Take the 2-minute tour ×
Super User is a question and answer site for computer enthusiasts and power users. It's 100% free, no registration required.

How to setup a physical machine that spins a virtual machine on boot, and this guest OS is automatically connected to all the hardware (monitor, keyboard, mouse, etc) and behaves like it was a host in terms of performance and hardware integration?

  1. What host OS should I use?
  2. What guest OSes it supports?
  3. What configurations must be made?
share|improve this question
1  
Why do you want to do this? Sounds like you want to just install an OS. –  prestomation Nov 15 '09 at 22:11
    
I want this because: I want to run be able to rollback my OS, and with a LiveCD I would only have to burn a CD for each snapshot. –  Jader Dias Nov 16 '09 at 1:33
    
Virtual machines also allows migration. –  Jader Dias Nov 16 '09 at 1:34

6 Answers 6

up vote 2 down vote accepted

have a look at Sandboxie. not a virtual machine, but you can virtualize pretty much any windows application with full access your hardware, including your graphics card (which is not an option with virtual machines).

very handy to test programs or to run multiple instances of programs that normally do not allow this.

share|improve this answer

As noted above, full hardware access isn't really possible with any virtualization technology for commodity hardware. What you might want to look into is LVM on Linux. LVM2 includes support for read/write snapshots. In essence you can create your clean install, take a snapshot, and use the snapshot as your filesystem. LVM2 snapshots only require extra storage for blocks changed after the snapshot, so your base install would still provide (hopefully) a majority of your actual running OS. If/when something gets borked, you can restore to your clean install, create a new snapshot and go from there.

As an added bonus, you could (with enough space) create multiple snapshots and maintain several different versions of your OS.

Most modern, popular Linux distributions are capable of using LVM at install time. For Ubuntu it is an option, for Fedora it is the default.

share|improve this answer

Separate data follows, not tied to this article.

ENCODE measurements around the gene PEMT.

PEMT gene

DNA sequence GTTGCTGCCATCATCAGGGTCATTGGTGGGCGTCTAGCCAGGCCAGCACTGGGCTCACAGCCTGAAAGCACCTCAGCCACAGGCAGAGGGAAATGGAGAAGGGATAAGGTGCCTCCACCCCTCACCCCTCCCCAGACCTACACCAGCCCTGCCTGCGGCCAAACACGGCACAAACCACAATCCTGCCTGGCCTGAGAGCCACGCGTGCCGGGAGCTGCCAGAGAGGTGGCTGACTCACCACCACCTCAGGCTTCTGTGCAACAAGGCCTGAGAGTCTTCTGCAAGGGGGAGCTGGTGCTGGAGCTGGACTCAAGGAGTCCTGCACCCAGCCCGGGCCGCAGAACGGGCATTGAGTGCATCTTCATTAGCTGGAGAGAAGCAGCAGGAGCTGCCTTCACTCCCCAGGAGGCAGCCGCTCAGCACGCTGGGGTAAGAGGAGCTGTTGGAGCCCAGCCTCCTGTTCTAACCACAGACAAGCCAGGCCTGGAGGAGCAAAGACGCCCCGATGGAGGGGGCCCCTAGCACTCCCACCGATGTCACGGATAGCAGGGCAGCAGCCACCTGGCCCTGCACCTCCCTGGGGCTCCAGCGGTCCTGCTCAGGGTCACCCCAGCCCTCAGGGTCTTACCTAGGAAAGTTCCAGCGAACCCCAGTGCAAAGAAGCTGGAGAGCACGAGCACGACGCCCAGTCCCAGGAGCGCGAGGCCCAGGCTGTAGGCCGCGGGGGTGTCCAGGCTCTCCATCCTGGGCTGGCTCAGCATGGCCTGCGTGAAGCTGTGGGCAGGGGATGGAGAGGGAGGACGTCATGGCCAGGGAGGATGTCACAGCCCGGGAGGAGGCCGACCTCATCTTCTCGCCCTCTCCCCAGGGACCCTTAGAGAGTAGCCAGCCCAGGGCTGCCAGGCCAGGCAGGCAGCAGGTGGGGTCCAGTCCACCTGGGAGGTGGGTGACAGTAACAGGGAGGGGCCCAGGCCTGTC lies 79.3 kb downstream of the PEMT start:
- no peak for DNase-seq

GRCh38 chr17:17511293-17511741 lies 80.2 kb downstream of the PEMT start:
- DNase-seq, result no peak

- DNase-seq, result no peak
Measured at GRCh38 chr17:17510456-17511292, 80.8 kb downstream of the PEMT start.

Virtualization is probably not the solution you are looking for - or at least not the single solution. For what you describe I would recommend Ghost, Acronis and the other variants. Virtualization may still fit the bill for other needs you have.

share|improve this answer

I do not think you are going to be able to accomplish what you want. What OS's are you running as "guests"? If you are running Win7 you can boot from VHD, I'm not sure how snapshots/etc fit into that though

share|improve this answer

If you could explain what it is you're trying to accomplish, the community will be better able to direct you.

If you want a machine that "resets" each time it reboots (ie, you can't make permanent changes to it, can't get a virus, etc), you might want to look at something like a Linux-based LiveCD.

share|improve this answer
    
I want this because: I want to run be able to rollback my OS, and with a LiveCD I would only have to burn a CD for each snapshot. –  Jader Dias Nov 16 '09 at 1:34
    
Virtual machines also allow migration. –  Jader Dias Nov 16 '09 at 1:35

Full access to the hardware is only possible if you are the host.

Out of curiosity, why do you want a VM? What it sounds like you want is something installed directly to the machine.

share|improve this answer

Your Answer

 
discard

By posting your answer, you agree to the privacy policy and terms of service.

Not the answer you're looking for? Browse other questions tagged or ask your own question.